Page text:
2018-05-17

Cultural Appropriation: Hard Cases

There are some social debates raging on questions to which I don't know the answer -- in particular, debates in which charges of cultural appropriation are levied.

This is not to say that there aren't some relatively clear-cut cases. A white American wearing a Native American war bonnet as a "fashion accessory" was once universally acceptable among white Americans, and now a growing number of us see that as a social and moral mistake.

Cultural appropriation involves adoption of elements of a minority culture by members of the dominant culture. In contexts where it might not be clear which culture is dominant, or whether a given other culture is minority, cultural appropriation is difficult to assess. For the most part, however, 21st-century America has a more-or-less readily identifiable dominant culture, and, though there is fuzziness at the edges, the minority cultures in the US are also recognizable. Only members of the dominant culture can commit this appropriation, and only minority cultures can be appropriated from, and that's because the imbalance of power is the crucial dynamic at play in cultural appropriation.

Understanding the imbalance of power requires awareness of the long history of colonialism. Inaugurated with Columbus's voyages, European colonialism grew to Africa, India, southeast Asia, and the Americas, and was characterized by conquest, genocide, subjugation and exploitation of people, and appropriation of resources. Colonialism depended on white people's belief in the superiority of white culture, for according to colonial ideology, they were doing a favor to the colonized peoples by "modernizing" them. Such modernizing usually turned out to be highly selective: usually amounting to little more than efforts to train indigenous people to be more serviceable to European profit. Colonizers cited "economic development," while in practice, typically, the only economy that was developed was the export economy: thus funneling resources and goods into wealthier countries and further impoverishing the colonized host.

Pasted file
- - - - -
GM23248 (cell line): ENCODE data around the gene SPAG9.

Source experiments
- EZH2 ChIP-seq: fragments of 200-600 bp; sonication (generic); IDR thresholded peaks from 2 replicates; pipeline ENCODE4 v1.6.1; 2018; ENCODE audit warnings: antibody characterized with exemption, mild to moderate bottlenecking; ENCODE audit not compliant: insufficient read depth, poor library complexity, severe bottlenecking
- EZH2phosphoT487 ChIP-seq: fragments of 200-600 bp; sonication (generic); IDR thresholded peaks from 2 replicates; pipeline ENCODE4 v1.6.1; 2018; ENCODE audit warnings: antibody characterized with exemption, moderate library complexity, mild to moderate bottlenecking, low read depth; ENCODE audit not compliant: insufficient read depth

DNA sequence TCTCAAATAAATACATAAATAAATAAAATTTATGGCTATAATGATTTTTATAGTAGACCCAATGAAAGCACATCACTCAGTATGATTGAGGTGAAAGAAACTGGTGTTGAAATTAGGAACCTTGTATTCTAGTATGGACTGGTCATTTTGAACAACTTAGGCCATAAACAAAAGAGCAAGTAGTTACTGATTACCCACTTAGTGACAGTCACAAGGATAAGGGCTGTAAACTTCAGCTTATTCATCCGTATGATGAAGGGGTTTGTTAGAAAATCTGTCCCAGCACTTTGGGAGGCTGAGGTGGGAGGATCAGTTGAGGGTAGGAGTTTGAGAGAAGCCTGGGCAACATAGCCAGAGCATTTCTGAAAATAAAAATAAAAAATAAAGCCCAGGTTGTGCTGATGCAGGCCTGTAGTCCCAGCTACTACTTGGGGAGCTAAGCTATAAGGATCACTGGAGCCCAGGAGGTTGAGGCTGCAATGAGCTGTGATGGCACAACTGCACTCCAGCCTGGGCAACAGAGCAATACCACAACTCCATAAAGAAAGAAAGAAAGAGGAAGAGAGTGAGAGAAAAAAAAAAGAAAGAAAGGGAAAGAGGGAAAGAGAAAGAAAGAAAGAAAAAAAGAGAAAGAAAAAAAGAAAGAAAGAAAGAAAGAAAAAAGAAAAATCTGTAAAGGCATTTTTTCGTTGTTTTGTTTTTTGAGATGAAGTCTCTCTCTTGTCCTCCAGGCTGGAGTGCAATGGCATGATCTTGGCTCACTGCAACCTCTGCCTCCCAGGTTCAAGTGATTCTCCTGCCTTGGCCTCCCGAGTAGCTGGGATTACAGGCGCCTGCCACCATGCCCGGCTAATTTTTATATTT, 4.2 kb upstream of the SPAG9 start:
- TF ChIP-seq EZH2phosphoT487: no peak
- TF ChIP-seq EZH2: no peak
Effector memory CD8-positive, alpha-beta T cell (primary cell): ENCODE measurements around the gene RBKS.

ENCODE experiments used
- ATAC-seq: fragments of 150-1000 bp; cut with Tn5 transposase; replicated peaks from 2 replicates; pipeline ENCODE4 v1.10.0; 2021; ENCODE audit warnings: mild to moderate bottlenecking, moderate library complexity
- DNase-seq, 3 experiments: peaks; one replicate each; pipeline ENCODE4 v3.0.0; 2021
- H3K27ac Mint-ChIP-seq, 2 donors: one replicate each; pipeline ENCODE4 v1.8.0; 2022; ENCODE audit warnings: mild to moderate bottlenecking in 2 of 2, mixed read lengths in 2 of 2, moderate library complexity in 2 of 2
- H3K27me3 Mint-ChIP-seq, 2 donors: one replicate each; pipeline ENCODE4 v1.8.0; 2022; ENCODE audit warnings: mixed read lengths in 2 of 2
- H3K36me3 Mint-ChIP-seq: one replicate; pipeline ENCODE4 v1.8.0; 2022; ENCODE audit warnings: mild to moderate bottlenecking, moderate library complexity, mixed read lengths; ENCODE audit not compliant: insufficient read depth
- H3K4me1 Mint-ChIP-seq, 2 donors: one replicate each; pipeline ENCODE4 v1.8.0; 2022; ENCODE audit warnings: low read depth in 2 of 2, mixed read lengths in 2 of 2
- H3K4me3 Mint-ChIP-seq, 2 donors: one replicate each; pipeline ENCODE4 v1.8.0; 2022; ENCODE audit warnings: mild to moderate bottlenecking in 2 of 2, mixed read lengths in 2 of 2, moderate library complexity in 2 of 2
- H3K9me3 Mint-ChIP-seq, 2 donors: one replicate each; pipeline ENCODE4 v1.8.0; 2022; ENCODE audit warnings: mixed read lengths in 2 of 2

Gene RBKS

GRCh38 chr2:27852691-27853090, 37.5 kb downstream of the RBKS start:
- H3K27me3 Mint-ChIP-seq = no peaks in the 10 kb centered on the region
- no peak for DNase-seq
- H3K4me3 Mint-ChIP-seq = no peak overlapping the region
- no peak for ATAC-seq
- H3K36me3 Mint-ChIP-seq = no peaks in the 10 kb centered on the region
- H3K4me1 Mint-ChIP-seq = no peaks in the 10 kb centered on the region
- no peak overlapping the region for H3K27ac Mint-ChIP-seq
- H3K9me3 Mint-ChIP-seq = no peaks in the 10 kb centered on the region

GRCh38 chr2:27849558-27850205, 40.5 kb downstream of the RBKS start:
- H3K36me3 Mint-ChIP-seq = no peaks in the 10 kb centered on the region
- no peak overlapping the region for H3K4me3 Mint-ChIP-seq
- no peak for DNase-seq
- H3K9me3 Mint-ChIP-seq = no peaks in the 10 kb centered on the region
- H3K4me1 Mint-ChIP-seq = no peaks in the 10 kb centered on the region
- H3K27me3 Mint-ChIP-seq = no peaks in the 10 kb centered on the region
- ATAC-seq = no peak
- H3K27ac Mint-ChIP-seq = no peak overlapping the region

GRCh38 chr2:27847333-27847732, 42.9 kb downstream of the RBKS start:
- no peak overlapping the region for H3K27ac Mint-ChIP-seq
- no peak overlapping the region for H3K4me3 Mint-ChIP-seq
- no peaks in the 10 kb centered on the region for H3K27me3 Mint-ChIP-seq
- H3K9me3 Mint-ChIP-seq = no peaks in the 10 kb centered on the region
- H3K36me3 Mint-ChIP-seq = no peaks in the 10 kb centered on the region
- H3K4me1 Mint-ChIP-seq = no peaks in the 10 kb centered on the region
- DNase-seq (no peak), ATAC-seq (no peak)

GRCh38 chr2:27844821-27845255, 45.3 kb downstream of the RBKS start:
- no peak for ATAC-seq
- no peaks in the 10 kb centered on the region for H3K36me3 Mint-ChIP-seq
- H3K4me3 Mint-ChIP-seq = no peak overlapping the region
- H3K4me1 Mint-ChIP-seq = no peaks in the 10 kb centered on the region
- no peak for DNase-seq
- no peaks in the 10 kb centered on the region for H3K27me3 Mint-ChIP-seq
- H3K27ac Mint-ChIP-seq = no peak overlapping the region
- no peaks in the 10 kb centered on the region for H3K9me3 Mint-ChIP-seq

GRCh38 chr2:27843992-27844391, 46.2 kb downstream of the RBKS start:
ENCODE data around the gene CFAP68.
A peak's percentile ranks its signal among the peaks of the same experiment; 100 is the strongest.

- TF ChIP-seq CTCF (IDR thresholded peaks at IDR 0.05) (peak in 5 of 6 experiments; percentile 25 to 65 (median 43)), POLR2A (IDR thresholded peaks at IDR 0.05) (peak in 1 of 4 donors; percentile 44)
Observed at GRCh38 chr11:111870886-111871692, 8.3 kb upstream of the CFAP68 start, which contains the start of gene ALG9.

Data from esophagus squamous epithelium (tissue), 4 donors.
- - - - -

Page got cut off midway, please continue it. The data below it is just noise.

Given this history, its not surprising that minority cultures catch whiffs of usurpation, exploitation, and arrogance when white Americans continue -- consciously or not -- the habits and assumptions of colonial superiority.

That said, here are three recent cases that, to my mind, aren't clear-cut. I think these are hard cases.
  1. In 2015, Diep Nguyen, a Vietnamese freshman student at Oberlin, objected to the Banh Mi sandwich offered at the Dining Hall. The student newspaper, The Oberlin Review, reported: "Instead of a crispy baguette with grilled pork, pate, pickled vegetables and fresh herbs, the sandwich used ciabatta bread, pulled pork and coleslaw. 'It was ridiculous,' Nguyen said. 'How could they just throw out something completely different and label it as another country’s traditional food?' Nguyen added that Bon App├ętit, the food service management company contracted by Oberlin College, has a history of blurring the line between culinary diversity and cultural appropriation by modifying the recipes without respect for certain Asian countries’ cuisines. This uninformed representation of cultural dishes has been noted by a multitude of students, many of who have expressed concern over the gross manipulation of traditional recipes." The item was pulled from the dining hall menu. Should it have been?